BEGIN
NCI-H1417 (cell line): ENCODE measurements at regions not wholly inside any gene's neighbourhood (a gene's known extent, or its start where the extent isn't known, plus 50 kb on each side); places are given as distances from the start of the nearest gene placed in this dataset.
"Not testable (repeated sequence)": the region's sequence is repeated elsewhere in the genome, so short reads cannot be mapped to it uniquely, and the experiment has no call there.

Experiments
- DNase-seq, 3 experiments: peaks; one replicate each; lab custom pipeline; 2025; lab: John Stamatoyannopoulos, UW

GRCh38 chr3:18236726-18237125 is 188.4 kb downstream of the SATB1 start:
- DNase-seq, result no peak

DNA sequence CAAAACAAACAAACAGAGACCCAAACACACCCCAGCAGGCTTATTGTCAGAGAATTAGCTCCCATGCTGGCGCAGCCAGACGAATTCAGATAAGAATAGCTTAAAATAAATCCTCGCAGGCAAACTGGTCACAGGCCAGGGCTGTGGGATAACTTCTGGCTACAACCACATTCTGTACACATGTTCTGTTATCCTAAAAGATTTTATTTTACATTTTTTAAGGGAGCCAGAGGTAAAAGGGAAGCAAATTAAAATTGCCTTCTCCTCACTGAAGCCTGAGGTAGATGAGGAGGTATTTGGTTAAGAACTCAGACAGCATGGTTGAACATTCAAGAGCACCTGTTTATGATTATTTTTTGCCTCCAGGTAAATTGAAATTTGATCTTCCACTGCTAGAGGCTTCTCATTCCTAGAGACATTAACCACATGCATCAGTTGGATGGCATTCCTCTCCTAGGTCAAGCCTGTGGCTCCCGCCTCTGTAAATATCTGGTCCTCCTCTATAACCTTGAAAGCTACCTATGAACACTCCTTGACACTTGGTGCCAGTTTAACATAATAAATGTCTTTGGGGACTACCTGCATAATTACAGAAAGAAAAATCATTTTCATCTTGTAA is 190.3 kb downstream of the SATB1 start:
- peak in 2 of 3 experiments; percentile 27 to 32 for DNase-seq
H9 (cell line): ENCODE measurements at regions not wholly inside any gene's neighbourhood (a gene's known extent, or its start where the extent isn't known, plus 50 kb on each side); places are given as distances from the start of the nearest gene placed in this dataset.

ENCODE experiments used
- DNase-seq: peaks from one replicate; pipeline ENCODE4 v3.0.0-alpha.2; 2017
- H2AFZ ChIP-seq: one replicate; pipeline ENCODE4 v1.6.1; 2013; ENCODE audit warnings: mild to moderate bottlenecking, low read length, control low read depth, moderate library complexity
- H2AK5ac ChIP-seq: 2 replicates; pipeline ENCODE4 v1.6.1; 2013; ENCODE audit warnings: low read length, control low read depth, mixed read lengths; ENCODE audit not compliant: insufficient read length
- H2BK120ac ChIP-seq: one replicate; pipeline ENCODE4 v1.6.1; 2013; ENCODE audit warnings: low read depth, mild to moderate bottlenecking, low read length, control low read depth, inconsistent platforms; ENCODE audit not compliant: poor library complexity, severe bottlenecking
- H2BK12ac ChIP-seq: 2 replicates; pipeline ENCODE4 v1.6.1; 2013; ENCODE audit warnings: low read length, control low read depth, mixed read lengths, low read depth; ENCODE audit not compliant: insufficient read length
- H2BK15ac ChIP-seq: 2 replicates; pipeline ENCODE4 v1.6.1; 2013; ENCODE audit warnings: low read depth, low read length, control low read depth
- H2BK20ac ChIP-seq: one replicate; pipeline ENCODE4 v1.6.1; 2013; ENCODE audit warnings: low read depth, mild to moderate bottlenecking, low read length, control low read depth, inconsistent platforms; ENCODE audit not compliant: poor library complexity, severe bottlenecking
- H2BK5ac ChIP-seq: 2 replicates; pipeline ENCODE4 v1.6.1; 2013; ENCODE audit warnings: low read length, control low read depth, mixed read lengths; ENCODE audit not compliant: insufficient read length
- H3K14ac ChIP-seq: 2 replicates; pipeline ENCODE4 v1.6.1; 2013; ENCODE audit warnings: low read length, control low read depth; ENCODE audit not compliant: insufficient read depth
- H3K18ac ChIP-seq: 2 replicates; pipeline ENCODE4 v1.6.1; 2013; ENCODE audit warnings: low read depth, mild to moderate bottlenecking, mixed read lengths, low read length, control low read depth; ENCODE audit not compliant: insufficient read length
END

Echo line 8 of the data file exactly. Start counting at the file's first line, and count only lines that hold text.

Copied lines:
- peak in 2 of 3 experiments; percentile 27 to 32 for DNase-seq